Starting February 25th, the World Student Health Organization (WHSO) at Wayne State University’s School of Medicine will send a group of 20-22 medical students and a physician to Haiti for 10 days as part of an already planned medical mission. The student-run organization plans to take drugs, medical equipment and health care to Haiti. According to a press release, the trip has become even more critical following the massive earthquake that devastated the impoverished island nation.
“As soon the students heard about the earthquake you would have thought they would have been concerned about still going on the trip, but the reaction was the total opposite,” says Rosita Iordanova, a second-year medical student. “The students are even more motivated to go to Haiti and make a difference in people’s lives.”
“These students, and the faculty who assist them in these trips, deserve a tremendous amount of admiration for these missions,” says Valerie Parisi, M.D., M.P.H., M.B.A., interim dean of the School of Medicine. “They bring much-needed care to remote villages and towns, and in return they get a real education into how a substantial segment of the world’s population lives without adequate health care. I hope that everyone who can will contribute to these missions.”
The nonprofit WHSO is seeking donations of medications, vitamins, condoms, pregnancy test kits, blood pressure cuffs and blood sugar measuring kits. Tax-deductible monetary donations will assist the group in purchasing additional supplies and equipment, and can be made at the WHSO’s donation page.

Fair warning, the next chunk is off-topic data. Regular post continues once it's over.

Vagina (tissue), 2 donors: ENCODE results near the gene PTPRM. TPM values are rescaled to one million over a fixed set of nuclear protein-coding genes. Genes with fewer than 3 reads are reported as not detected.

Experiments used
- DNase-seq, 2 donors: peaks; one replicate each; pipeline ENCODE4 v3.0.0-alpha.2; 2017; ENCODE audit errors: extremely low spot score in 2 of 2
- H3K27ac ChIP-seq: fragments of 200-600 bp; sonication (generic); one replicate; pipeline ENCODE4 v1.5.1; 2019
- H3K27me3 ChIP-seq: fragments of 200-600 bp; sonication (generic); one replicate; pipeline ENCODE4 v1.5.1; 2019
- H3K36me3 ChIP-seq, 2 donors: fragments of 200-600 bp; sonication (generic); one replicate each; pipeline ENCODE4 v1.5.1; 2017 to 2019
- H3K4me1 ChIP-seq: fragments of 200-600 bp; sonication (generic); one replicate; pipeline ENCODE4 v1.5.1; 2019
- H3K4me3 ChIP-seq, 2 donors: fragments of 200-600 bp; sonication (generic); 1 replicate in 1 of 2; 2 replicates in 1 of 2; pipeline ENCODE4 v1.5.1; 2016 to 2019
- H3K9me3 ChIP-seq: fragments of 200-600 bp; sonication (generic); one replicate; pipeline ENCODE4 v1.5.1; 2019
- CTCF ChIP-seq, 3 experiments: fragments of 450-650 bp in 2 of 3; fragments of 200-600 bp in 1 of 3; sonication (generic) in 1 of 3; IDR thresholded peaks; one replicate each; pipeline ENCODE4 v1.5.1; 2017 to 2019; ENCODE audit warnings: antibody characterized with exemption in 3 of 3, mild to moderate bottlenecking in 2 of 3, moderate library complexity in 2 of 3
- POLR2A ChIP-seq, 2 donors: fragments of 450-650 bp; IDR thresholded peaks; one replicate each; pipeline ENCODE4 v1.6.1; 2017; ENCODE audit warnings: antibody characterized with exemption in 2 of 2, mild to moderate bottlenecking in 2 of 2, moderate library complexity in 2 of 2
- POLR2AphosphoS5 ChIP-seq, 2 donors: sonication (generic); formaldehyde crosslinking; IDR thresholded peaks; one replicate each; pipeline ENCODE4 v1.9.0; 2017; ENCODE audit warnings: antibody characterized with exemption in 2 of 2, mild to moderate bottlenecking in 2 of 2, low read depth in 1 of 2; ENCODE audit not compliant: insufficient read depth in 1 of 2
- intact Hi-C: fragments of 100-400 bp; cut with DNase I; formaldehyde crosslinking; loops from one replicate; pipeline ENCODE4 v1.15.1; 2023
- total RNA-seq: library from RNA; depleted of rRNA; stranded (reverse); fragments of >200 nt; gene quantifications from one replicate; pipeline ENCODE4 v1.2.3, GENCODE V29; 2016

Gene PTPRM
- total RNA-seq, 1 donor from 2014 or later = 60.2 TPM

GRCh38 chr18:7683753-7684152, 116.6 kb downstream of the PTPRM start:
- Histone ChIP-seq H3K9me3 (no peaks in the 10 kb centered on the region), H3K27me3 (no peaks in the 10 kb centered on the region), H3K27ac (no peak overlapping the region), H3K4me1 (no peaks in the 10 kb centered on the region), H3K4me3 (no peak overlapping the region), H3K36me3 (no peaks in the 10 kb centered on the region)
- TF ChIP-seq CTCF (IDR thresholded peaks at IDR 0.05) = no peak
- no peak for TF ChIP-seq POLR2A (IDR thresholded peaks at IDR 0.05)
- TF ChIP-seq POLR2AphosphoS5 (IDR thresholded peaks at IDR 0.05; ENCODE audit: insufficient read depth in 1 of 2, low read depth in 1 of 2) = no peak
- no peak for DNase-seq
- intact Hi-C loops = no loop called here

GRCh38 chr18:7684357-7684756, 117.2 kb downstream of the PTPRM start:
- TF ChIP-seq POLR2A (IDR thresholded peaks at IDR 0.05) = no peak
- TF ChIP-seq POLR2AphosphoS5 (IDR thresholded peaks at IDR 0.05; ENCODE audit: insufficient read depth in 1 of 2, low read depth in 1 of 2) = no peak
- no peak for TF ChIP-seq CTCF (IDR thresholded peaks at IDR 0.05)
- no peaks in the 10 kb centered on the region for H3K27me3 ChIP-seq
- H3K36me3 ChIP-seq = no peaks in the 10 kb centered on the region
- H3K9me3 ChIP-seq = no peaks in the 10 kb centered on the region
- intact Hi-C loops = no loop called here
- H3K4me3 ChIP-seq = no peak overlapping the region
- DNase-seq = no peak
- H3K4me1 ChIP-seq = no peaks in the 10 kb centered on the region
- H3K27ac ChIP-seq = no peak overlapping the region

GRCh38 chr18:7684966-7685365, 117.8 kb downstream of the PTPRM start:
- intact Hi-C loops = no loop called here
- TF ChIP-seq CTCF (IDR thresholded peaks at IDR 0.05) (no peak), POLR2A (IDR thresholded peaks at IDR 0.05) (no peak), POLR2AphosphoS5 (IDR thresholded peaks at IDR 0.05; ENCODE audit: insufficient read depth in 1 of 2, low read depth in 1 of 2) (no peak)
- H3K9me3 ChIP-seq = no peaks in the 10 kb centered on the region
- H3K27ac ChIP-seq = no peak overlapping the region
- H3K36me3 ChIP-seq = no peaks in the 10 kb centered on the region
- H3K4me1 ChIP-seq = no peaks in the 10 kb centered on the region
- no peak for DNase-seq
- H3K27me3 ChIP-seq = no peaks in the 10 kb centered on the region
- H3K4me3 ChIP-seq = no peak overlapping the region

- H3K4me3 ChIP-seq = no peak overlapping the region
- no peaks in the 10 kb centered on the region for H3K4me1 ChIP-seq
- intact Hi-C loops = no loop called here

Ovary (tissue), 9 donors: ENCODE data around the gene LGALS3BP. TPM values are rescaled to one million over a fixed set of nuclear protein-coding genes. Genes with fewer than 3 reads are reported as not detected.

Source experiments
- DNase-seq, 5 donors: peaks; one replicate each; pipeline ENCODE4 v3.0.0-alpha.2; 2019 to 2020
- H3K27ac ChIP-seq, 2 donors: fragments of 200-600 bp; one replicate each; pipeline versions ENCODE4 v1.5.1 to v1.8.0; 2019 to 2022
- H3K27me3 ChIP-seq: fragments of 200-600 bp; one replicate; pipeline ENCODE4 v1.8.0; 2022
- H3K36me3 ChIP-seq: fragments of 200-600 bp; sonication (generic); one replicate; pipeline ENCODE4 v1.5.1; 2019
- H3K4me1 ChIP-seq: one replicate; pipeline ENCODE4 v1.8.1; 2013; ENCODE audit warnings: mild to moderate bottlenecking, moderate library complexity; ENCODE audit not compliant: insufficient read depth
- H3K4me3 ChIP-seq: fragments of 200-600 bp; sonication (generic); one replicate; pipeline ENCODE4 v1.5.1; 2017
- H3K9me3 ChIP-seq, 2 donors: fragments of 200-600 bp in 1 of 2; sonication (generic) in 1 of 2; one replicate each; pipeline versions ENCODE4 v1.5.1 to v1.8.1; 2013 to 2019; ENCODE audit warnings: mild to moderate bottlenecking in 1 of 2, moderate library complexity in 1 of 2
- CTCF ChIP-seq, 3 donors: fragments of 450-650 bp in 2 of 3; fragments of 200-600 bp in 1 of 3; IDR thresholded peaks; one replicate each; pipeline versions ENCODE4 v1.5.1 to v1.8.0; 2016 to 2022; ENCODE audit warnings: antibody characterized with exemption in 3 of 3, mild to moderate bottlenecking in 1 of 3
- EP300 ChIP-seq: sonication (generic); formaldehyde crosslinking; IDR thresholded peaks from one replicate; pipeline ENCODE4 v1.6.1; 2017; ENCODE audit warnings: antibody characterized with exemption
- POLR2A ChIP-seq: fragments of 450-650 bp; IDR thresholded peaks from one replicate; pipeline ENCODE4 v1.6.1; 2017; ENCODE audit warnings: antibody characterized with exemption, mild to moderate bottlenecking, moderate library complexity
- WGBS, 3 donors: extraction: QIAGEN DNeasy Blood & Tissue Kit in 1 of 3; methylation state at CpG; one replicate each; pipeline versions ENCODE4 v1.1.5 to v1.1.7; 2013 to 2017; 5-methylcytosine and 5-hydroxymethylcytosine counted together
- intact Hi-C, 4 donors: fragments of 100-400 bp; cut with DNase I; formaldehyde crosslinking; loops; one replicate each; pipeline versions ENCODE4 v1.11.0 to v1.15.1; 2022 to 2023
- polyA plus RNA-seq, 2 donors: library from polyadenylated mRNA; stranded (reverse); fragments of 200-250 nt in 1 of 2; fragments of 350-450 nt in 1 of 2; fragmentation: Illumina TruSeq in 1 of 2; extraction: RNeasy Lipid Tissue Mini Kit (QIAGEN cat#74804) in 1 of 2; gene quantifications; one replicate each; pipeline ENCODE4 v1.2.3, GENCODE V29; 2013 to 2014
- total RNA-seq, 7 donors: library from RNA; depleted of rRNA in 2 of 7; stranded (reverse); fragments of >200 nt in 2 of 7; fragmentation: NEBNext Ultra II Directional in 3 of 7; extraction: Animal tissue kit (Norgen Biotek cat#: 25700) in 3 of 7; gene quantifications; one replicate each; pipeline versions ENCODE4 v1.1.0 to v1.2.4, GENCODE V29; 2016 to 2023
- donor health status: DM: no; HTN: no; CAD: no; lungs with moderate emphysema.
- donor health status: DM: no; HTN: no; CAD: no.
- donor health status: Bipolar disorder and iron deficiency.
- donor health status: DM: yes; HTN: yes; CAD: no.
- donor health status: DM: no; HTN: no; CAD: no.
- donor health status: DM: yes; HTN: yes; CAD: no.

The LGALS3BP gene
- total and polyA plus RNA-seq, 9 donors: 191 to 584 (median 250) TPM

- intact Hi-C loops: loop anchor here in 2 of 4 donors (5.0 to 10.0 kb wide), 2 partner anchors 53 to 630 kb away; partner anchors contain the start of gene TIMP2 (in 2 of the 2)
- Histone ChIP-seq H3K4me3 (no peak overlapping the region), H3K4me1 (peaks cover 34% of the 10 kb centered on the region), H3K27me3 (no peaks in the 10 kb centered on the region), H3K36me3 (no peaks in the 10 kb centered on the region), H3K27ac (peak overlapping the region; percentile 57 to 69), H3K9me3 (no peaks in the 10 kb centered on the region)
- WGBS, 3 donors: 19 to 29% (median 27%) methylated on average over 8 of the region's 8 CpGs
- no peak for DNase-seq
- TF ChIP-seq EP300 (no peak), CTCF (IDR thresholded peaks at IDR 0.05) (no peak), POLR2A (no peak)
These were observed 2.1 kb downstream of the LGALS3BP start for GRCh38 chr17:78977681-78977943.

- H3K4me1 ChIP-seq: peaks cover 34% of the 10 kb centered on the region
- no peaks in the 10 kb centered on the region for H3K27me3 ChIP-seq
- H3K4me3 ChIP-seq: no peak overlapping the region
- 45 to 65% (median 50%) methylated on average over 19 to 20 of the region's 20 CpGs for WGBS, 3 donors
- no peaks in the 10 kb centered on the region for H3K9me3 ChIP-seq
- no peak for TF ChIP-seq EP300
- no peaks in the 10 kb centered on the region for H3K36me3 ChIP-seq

In addition to sending a mission to Haiti, the WHSO has already sent a mission to Nicaragua during December, and also plans to send teams to Belize (Feb. 28-March 7), Costa Rica (Feb. 25-March 7), and Ecuador (March 20-28). About 90 students in all will take part in the medical missions this academic year. The trips are typically staffed by 20 first- and second-year students, two fourth-year students, and a physician and customarily remain on the missions for seven to 10 days.
Students who go on these trips abroad must first do volunteer work in the the Detroit area. Among the activities are a mentoring program at Lessinger Middle School, where the medical students help teach science classes and create assembly-like educational events. WHSO also sends volunteers to Freedom House, a place in Detroit for refugees to stay while they are waiting for permission to legally stay in the United States. There the WHSO members read blood pressures and also give presentations on medical topics such as female/male health, diabetes, and HIV/AIDS.
The WHSO has steadily increased in membership since its formation four years ago, and is now one of the largest student organizations at the School of Medicine.